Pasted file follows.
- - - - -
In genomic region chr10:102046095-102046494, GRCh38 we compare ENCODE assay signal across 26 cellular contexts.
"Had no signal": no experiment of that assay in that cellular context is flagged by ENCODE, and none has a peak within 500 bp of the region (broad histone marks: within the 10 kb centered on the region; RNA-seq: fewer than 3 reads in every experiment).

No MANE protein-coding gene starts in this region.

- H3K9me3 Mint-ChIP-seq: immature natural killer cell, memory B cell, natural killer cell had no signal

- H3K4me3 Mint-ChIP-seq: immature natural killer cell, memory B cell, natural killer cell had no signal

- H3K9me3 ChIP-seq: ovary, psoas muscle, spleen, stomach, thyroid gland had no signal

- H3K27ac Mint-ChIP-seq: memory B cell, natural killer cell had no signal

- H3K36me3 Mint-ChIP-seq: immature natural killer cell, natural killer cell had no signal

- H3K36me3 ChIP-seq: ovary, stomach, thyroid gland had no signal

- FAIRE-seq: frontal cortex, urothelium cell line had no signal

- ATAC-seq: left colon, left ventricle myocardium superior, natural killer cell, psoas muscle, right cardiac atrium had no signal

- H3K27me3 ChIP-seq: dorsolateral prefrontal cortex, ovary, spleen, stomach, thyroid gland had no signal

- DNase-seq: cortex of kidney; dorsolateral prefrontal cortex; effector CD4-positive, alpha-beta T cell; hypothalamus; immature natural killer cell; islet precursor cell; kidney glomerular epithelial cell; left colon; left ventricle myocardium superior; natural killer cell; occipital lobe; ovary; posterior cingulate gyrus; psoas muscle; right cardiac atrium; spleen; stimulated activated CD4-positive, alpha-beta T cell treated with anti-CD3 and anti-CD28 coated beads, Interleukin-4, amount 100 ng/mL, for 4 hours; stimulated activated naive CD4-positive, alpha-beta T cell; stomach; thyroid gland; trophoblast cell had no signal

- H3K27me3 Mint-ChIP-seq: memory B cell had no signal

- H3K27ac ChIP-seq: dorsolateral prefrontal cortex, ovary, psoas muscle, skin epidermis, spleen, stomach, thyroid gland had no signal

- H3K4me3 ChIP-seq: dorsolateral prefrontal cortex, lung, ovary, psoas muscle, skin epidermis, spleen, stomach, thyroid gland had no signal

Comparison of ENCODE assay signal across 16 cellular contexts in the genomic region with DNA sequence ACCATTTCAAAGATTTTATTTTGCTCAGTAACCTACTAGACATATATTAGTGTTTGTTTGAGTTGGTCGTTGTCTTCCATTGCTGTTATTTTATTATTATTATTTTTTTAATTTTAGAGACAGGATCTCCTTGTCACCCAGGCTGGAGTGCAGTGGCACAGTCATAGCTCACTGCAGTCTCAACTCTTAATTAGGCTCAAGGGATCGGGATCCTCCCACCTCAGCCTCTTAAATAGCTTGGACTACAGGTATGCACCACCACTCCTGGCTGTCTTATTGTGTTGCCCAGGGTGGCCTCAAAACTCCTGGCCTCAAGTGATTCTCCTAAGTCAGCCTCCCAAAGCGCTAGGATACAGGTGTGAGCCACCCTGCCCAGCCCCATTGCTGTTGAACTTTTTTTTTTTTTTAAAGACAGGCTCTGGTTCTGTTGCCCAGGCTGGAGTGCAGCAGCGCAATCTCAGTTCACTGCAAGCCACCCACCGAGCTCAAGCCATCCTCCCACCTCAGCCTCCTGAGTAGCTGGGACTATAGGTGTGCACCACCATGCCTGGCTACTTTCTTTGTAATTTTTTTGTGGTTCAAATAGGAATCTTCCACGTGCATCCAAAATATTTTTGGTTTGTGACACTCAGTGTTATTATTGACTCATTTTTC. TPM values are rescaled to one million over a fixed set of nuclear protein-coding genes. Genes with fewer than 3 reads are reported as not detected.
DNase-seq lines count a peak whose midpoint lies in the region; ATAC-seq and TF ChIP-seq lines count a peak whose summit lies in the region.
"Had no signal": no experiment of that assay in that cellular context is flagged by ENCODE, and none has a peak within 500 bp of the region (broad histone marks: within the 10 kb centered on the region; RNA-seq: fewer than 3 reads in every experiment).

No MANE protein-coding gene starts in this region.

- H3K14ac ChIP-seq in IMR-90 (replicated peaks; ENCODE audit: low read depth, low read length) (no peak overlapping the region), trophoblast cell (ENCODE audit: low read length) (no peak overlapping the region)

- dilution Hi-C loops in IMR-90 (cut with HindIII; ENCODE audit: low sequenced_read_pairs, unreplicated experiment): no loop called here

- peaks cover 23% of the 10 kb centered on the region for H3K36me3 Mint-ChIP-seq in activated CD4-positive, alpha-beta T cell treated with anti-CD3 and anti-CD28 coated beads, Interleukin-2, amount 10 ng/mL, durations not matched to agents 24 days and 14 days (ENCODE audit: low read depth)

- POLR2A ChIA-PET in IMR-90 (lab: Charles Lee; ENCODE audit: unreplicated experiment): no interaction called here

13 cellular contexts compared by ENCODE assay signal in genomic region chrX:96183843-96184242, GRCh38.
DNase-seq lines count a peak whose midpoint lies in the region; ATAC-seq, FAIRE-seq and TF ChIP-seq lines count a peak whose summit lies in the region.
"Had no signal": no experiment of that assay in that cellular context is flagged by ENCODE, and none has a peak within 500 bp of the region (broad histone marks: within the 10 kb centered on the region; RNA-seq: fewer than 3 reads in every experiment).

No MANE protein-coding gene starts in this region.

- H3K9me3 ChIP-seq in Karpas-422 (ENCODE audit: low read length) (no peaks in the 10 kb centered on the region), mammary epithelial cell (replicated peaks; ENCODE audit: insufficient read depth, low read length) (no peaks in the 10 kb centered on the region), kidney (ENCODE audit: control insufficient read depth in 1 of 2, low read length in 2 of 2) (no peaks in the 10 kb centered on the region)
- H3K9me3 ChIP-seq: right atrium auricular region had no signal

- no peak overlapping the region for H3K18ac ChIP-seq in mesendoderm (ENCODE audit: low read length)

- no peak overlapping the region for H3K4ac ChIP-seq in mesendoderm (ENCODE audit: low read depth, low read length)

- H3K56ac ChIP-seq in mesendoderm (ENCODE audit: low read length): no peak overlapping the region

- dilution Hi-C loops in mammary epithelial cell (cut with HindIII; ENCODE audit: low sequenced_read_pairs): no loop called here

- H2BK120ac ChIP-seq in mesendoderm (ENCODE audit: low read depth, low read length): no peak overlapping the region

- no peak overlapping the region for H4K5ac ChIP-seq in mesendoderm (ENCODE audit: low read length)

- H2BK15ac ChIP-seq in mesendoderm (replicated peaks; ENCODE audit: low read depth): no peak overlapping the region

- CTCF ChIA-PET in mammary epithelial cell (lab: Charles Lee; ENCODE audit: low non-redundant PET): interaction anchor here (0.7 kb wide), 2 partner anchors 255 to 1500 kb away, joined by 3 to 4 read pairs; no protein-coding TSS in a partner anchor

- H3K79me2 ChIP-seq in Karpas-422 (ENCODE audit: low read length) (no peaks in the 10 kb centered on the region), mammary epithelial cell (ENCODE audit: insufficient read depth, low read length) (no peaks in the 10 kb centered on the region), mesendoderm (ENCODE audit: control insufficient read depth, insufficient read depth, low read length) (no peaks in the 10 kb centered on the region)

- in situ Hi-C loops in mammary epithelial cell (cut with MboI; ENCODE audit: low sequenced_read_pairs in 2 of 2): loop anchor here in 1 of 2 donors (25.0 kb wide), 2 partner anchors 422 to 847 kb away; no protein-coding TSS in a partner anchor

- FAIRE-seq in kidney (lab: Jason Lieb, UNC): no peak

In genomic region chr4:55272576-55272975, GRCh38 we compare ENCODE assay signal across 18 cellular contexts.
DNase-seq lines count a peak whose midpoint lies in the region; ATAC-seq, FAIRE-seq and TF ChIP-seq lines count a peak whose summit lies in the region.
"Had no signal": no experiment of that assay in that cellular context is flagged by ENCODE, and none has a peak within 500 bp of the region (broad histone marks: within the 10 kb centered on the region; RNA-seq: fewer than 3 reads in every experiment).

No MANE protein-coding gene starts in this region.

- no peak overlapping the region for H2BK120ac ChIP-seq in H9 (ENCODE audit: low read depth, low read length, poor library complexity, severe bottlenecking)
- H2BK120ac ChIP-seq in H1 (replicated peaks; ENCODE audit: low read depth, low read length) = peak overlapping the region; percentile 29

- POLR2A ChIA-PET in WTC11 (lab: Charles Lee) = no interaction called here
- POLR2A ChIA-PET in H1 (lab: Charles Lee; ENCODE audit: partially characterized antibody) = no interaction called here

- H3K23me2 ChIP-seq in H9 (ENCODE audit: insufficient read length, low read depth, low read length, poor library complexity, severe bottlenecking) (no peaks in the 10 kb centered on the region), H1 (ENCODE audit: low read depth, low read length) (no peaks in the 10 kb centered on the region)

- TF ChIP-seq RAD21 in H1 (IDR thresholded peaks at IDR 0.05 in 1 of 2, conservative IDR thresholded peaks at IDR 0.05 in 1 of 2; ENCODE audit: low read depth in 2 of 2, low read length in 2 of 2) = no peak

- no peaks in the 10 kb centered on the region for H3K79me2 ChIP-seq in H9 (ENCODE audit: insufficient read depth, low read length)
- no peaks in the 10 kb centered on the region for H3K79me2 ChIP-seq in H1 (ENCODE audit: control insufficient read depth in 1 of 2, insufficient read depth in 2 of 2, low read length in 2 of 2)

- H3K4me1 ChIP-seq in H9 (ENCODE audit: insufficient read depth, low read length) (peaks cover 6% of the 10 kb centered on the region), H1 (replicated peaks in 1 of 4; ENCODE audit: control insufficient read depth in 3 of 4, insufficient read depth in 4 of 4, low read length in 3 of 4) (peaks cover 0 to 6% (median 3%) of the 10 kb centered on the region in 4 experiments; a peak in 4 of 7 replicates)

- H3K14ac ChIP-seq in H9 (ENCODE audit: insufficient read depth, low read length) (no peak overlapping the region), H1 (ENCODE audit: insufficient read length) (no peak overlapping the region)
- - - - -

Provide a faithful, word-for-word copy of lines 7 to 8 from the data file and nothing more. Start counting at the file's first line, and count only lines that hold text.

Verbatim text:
- H3K27ac Mint-ChIP-seq: memory B cell, natural killer cell had no signal

- H3K36me3 Mint-ChIP-seq: immature natural killer cell, natural killer cell had no signal